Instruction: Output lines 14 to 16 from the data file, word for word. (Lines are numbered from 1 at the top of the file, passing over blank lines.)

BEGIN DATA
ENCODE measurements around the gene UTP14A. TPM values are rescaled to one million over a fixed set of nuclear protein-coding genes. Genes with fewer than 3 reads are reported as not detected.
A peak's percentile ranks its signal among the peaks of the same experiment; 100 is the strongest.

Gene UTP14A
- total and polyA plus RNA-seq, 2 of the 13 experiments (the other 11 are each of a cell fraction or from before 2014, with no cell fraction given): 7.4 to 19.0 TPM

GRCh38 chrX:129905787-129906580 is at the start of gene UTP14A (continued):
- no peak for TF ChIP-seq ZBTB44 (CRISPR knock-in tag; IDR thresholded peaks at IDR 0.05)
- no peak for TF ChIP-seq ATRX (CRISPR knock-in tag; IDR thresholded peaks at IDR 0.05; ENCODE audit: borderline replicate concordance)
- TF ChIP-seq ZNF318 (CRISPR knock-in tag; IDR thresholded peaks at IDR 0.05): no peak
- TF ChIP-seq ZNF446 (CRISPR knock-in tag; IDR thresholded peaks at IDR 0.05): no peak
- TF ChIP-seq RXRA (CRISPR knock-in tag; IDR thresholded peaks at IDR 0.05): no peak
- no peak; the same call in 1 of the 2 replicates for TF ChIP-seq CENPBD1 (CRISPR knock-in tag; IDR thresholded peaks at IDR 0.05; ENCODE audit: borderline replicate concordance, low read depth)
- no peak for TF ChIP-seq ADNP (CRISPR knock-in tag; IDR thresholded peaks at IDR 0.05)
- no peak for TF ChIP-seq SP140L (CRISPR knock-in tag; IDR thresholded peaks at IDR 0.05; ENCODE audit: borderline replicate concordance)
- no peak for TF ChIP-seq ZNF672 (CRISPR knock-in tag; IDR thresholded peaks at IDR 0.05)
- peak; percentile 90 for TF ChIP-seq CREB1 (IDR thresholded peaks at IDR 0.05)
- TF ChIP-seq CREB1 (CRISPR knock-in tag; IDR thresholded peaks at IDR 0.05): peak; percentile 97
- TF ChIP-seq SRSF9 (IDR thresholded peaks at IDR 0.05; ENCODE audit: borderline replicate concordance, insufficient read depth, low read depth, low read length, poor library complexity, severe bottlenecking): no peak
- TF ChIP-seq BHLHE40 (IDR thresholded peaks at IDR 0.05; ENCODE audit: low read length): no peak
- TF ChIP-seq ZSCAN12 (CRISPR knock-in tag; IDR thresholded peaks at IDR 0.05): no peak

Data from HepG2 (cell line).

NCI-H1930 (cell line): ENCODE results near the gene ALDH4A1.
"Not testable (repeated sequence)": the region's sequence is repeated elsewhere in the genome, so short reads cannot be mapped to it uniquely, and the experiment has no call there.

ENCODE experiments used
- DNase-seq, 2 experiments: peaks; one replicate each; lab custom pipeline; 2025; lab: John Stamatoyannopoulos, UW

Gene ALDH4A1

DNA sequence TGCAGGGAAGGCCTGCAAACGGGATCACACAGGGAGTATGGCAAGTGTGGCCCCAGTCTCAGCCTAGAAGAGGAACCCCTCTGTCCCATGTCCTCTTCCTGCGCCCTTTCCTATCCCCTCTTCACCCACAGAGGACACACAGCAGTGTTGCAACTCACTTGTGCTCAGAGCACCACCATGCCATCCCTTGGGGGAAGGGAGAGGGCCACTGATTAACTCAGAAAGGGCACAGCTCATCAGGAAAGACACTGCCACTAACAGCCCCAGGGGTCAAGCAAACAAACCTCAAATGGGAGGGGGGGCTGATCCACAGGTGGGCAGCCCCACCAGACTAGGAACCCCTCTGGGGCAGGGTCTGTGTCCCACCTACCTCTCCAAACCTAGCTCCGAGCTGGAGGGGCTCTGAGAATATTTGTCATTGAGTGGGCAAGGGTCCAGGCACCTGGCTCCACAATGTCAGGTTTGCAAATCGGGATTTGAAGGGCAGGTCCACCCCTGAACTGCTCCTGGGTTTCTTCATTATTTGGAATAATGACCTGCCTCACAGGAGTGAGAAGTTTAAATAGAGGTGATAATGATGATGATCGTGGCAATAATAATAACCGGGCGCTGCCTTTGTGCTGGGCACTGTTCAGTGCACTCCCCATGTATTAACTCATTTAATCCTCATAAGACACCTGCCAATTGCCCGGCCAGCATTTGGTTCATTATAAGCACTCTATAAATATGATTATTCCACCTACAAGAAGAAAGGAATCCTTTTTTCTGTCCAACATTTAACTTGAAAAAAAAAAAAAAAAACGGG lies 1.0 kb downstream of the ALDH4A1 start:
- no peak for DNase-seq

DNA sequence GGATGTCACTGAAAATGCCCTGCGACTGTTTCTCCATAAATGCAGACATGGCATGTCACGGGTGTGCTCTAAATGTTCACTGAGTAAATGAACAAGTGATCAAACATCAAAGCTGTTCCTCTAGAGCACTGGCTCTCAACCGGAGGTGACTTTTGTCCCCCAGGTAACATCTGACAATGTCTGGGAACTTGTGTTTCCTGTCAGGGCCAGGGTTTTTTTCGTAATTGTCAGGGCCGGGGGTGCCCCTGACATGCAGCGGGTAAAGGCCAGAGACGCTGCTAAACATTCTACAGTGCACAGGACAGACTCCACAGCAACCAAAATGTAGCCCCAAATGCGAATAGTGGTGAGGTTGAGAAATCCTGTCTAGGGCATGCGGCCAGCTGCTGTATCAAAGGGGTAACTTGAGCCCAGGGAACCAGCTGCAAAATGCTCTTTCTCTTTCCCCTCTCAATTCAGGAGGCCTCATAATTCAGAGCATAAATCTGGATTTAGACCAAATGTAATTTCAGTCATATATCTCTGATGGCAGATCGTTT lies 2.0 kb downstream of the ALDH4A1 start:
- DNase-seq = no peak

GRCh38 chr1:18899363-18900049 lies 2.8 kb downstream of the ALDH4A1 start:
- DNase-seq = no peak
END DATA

- no peak for TF ChIP-seq ZNF672 (CRISPR knock-in tag; IDR thresholded peaks at IDR 0.05)
- peak; percentile 90 for TF ChIP-seq CREB1 (IDR thresholded peaks at IDR 0.05)
- TF ChIP-seq CREB1 (CRISPR knock-in tag; IDR thresholded peaks at IDR 0.05): peak; percentile 97